Franciacorta is not prosecco. We couldn’t start this post by writing kind of clearly that the wines from this little region west of the city of Brescia do not belong to the prosecco category for two reasons: the production process and the region of origin. This does not mean that a prosecco is better than a Franciacorta but when it comes to wines there’s nothing worst than go like “well…it’s kinda the same thing…”
The production process of the Franciacorta
The production process of the Franciacorta follows the “Metodo Classico (Classic Method)” which is the same one used by the French for the production of Champagne. It requires that the grapes are harvested when they are optimally ripe. Towards spring, once the first fermentation in the tank has been completed it’s time for the “Cuvée” i.e mixing wines from different years.
The next step would be to add a syrup known as “liquer de tirage” to trigger a second fermentation.
Within 2-3 months, the sugars present in the wine are exhausted due to the effect of the yeast present in the syrup, the pressure inside the bottle reaches 5-6 atmospheres. It’s then the time for the bottles to lie in a horizontal position for a period of time that spans from the 24 to the 48 months.
When the yeast has completed its task two other actions must be taken. First the “remuage” and then the “degorgement”.
The purpose of the “remuage” is to collect the deposit in the neck of the bottle. This ancient procedure consists of very gradually turning each bottle on itself, making it go from a horizontal position to a vertical position.
This process aims at eliminating the deposit in the neck of the bottle obtained through the “remuage” process” It can be done in two different ways:
Manually ( also known by its French name “A la volée”)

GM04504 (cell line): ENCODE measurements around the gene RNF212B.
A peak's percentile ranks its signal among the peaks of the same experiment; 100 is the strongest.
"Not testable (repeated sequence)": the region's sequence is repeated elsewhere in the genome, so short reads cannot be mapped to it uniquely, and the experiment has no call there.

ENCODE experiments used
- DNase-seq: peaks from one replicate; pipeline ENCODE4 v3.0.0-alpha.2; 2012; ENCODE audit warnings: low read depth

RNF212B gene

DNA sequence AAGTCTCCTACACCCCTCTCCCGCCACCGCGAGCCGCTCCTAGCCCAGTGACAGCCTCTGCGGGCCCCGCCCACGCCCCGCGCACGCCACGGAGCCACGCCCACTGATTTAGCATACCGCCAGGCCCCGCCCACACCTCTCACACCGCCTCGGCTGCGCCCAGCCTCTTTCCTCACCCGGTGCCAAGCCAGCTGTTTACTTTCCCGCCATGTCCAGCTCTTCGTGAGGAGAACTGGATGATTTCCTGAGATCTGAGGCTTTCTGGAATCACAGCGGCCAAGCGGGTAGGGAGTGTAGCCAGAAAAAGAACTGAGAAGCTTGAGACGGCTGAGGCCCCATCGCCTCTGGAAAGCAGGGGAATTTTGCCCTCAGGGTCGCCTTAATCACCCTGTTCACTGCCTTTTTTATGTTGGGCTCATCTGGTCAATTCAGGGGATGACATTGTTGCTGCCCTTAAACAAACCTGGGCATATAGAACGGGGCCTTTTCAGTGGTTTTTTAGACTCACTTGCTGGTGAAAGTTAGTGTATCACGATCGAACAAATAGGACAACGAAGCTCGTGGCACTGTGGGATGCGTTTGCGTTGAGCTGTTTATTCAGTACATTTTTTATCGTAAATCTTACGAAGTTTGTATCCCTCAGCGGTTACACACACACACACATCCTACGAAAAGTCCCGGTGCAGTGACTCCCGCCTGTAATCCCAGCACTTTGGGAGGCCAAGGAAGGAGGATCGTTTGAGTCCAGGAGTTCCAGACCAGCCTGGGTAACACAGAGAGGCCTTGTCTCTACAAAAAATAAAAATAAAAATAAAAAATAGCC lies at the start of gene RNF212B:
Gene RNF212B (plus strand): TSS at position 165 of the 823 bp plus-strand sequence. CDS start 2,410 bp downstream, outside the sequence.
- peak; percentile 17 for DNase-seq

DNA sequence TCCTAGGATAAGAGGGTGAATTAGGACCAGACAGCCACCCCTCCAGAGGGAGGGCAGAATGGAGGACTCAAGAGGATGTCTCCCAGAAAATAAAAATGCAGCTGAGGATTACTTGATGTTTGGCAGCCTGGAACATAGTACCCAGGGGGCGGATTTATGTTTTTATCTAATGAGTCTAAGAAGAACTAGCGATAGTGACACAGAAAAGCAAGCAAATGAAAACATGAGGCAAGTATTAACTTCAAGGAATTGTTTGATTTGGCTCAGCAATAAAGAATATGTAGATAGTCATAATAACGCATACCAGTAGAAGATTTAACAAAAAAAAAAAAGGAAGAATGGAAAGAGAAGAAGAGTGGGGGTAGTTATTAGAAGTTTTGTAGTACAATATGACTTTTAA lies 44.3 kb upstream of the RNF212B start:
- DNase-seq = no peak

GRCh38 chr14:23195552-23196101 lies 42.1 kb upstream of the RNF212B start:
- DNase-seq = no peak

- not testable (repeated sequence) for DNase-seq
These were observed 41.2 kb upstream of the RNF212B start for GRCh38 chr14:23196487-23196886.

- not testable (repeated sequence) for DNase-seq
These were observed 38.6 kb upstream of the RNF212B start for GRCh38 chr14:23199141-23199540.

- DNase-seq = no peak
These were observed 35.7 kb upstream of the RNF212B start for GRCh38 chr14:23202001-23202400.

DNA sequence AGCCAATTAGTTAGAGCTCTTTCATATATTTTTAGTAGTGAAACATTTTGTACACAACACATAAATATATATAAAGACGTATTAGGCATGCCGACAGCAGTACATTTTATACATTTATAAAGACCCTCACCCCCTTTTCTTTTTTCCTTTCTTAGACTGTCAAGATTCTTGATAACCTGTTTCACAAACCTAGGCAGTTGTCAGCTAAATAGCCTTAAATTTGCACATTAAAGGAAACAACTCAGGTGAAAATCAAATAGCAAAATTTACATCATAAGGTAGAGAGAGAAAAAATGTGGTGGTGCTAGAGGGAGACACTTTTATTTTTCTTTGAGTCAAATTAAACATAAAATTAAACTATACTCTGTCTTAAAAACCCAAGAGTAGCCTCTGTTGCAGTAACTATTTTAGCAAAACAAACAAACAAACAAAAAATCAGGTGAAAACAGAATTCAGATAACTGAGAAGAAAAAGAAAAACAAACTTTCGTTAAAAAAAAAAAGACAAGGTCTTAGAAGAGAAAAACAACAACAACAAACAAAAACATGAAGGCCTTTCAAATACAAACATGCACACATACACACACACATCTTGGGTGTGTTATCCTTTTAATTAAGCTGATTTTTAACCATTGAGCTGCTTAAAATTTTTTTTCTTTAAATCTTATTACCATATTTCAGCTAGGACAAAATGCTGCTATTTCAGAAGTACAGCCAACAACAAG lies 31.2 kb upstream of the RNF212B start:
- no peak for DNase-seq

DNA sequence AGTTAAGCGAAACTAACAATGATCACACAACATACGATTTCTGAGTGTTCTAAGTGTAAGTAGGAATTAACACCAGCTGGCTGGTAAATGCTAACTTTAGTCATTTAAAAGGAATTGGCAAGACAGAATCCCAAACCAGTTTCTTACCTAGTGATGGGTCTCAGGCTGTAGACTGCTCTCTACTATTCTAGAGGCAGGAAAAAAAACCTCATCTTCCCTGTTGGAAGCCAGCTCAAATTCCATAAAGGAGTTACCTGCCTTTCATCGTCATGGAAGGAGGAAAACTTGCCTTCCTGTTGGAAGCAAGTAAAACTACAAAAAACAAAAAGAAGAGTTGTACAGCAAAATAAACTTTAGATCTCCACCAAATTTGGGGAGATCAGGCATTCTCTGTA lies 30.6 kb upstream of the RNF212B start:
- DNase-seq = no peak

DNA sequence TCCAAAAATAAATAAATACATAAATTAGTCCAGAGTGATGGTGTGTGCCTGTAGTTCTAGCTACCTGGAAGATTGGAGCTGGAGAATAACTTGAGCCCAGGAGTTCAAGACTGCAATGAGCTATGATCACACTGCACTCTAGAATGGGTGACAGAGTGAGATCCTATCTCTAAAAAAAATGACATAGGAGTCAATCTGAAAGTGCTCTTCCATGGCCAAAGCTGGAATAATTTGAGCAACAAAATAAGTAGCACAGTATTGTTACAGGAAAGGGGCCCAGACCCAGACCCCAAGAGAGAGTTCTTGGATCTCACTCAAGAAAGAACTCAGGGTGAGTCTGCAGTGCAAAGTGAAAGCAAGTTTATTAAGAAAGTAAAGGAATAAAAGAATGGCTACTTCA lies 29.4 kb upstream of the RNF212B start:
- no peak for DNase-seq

Each bottle is uncorked manually. The internal pressure favors the expulsion of the cork and pushes the solid residues outwards, as well as a minimum quantity of wine.
The skill of the cellarman lies in reducing the quantity of wine expelled with the solid residue, bringing the bottle back on axis, with a quick movement of the wrist.
Mechanical (also known by its french name “A la glacée”)
The basis of this operation is the freezing of the neck of the bottle, carried out using special machinery.
Once the solid residues have been frozen and can no longer dirt the liquid, the bottles are straightened, placed on a conveyor belt and then uncorked by special mechanical devices. The internal pressure causes the frozen part to come out eliminating the solid that were stored in the upper part of the neck.
Finally the “Metodo Classico” requires the addition of the “liqueur d’expedition“, a mixture based on sugar, wine and other secret ingredients which replaces the part of wine that was lost with disgorgement.
The production process of the prosecco
In order to obtain a good, refreshing and sparkling prosecco the production process must be based on another method. The prosecco is obtained through the “Metodo Charmat (Charmat method)”. This method requires the fermentation in a larger container. This sparkling winemaking system is quicker and cheaper, ideal for a modest wine, characterized by fresh aromas, and not longeval.
Franciacorta is not prosecco. It comes from another region
Franciacorta DOCG, a controlled and guaranteed designation of origin, is produced in Lombardy, in the area west of Brescia, from the hills of Monte Orfano to the area of Lake Iseo.
The grapes permitted by the specifications for the production of this wine are Chardonnay and/or Pinot Noir. The use of Pinot Bianco is also permitted, up to a maximum of 50%.
Prosecco is instead produced in the area between Conegliano and Valdobbiadene, in Veneto, from Glera grapes, although the use of minor grapes subject to regulation is also permitted.